Appellees (tenants) are GRFA certified program participants. Each tenant entered into a lease with the Midtown Apartments in Conyers, Georgia, for a term of twelve months, subject to a provision allowing either the landlord or the tenant to terminate the lease upon giving thirty-days written notice. Appellant Taptich (owner), the owner of Midtown Apartments, exercised his rights under the thirty-day termination clause and gave notice to the tenants and GRFA that he intended to terminate their leases. GRFA provided no administrative hearing or other relief with respect to the proposed terminations.

We must determine (1) whether the participation of the statutorily-created state agency, GRFA, in Section 8 termination and eviction procedures, constitutes sufficient state action to implicate the due process clause of the fourteenth amendment; (2) whether Section 8 tenants have a property interest in the continued occupancy of their apartments during the terms of their leases so that their private landlords cannot evict them mid-term absent good cause despite a lease provision permitting termination at will by either party on thirty-days written notice; and (3) whether certification of a defendant class of Section 8 landlords is required because the properly certified tenant class challenges termination and eviction provisions in contracts to which the landlords are parties.

It is well settled that the fourteenth amendment proscription against deprivations of property without due process of law reaches only government action and does not inhibit the conduct of purely private persons in their ordinary activities. Jackson v. Metropolitan Edison Co., 419 U.S. 345, 349, 95 S. Ct. 449, 452, 42 L. Ed. 2d 477 (1974). We must therefore determine whether the involvement of GRFA in the Section 8 eviction procedure can be deemed "state action."

The question whether certain conduct is attributable to a private person or is tantamount to state action is frequently difficult to ascertain, especially where "the hand of the government is clear, but its path toward contact with the individual clouded by the action of a private individual." Jeffries, 503 F. Supp. at 613; see Moose Lodge No. 107 v. Irvis, 407 U.S. 163, 172, 92 S. Ct. 1965, 1971, 32 L. Ed. 2d 627 (1972); Burton v. Wilmington Parking Authority, 365 U.S. 715, 722, 81 S. Ct. 856, 860, 6 L. Ed. 2d 45 (1961). "Only by sifting facts and weighing circumstances can the nonobvious involvement of the State in private conduct be attributed its true significance." Burton, 365 U.S. at 722, 81 S. Ct. at 860.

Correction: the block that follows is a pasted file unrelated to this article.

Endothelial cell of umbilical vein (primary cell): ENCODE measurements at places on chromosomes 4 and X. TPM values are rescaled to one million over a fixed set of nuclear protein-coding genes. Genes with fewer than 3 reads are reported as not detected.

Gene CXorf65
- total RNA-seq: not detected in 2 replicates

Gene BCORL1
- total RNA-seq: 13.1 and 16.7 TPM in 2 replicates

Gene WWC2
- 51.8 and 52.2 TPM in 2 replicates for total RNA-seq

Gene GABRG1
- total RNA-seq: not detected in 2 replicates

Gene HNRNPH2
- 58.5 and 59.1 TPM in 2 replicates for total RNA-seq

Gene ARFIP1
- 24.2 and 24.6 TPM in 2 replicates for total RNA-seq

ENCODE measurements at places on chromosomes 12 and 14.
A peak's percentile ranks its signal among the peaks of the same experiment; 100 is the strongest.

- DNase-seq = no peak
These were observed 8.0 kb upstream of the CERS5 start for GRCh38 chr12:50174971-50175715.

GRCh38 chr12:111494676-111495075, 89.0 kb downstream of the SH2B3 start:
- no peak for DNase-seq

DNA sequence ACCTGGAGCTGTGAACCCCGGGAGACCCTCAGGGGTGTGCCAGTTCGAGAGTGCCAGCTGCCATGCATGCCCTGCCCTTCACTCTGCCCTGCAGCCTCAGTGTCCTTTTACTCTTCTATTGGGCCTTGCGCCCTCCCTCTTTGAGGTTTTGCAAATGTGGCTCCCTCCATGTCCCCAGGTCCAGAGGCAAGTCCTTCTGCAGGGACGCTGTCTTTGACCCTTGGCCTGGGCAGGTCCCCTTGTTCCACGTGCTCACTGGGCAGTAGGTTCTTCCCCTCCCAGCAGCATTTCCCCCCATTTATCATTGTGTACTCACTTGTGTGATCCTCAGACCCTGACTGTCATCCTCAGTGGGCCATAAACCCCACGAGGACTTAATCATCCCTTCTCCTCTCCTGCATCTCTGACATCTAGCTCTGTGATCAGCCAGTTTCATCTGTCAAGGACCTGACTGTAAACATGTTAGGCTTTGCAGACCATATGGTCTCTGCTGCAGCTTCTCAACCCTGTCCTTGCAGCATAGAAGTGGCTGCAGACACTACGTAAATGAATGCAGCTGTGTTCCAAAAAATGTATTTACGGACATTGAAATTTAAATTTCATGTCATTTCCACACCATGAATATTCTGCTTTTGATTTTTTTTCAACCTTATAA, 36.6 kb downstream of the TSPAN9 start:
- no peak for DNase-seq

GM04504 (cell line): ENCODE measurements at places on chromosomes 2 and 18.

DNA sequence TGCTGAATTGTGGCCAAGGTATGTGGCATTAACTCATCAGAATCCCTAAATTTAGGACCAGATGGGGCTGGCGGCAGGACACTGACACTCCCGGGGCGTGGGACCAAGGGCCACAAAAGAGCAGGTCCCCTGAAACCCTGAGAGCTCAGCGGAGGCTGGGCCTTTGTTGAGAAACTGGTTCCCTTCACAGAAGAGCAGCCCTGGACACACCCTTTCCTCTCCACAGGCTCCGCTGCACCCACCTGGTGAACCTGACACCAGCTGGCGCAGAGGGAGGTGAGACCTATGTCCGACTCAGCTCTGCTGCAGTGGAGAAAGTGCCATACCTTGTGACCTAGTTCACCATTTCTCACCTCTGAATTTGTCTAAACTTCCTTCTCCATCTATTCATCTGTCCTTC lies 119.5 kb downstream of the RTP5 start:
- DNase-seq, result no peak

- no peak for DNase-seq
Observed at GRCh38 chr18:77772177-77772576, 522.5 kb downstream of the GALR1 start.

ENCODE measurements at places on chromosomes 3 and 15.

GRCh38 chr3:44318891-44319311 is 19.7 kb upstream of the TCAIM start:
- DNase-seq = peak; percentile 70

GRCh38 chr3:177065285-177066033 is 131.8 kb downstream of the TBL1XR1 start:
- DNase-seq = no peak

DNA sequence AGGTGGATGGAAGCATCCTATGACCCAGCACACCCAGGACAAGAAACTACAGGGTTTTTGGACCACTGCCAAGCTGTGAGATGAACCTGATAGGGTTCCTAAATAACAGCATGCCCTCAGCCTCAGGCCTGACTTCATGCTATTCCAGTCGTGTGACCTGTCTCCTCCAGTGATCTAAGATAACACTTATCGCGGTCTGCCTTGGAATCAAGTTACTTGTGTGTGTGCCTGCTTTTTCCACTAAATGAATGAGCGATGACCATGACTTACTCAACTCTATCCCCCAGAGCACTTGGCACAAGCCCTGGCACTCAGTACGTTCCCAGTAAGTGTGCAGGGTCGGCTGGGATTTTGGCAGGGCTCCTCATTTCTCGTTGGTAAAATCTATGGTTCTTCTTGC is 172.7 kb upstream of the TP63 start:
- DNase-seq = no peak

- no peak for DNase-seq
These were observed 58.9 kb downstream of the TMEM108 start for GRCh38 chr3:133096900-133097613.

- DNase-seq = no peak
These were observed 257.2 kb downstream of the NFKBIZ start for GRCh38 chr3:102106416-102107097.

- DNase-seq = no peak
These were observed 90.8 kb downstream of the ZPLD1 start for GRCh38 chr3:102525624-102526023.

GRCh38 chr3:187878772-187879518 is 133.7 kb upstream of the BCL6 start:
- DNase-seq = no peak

While the Supreme Court has refused to fashion a precise formula for ascertaining state action, several principles have emerged from the Court's decisions on this subject. First, the state, "in any of its manifestations," must be significantly involved in the private conduct. Burton, 365 U.S. at 722, 81 S. Ct. at 860; Moose Lodge, 407 U.S. at 173, 92 S. Ct. at 1971. The mere fact that a private entity is subject to extensive and detailed government regulation is not controlling. Jackson, 419 U.S. at 350, 95 S. Ct. at 453. Similarly, granting a license or providing essential services is an instance of insignificant state involvement. Moose Lodge, 407 U.S. at 173, 177, 92 S. Ct. at 1971, 1973.

The relevant inquiry is "whether there is a sufficiently close nexus between the State and the challenged action of the regulated entity so that the action of the latter may be fairly treated as that of the State itself." Jackson, 419 U.S. at 351, 95 S. Ct. at 453. The private citizen's conduct may be attributable to the state where the government affirmatively facilitates, encourages, or authorizes the objectionable practice. See, e.g., Flagg Brothers, Inc. v. Brooks, 436 U.S. 149, 166, 98 S. Ct. 1729, 1738, 56 L. Ed. 2d 185 (1978) (warehousemen's sale pursuant to state law providing procedure for conversion of lien to good title is not state action where state has not compelled sale of bailor's goods, but merely has announced circumstances where courts will not interfere with private sale); Jackson, 419 U.S. at 357, 95 S. Ct. at 456 (state not sufficiently connected with challenged termination of service by private utility where utility initiated practice which state merely approved but did not order); Moose Lodge, 407 U.S. at 173, 92 S. Ct. at 1971 (state action exists where government overtly or covertly encourages practice, such as where existence of state law is tantamount to state having commanded the result); Roberts v. Cameron-Brown Co., 556 F.2d 356, 359 (5th Cir. 1977) (no federal action in nonjudicial foreclosure of HUD-assisted mortgage where HUD mortgage form authorized foreclosure by private power of sale as well as by judicial foreclosure).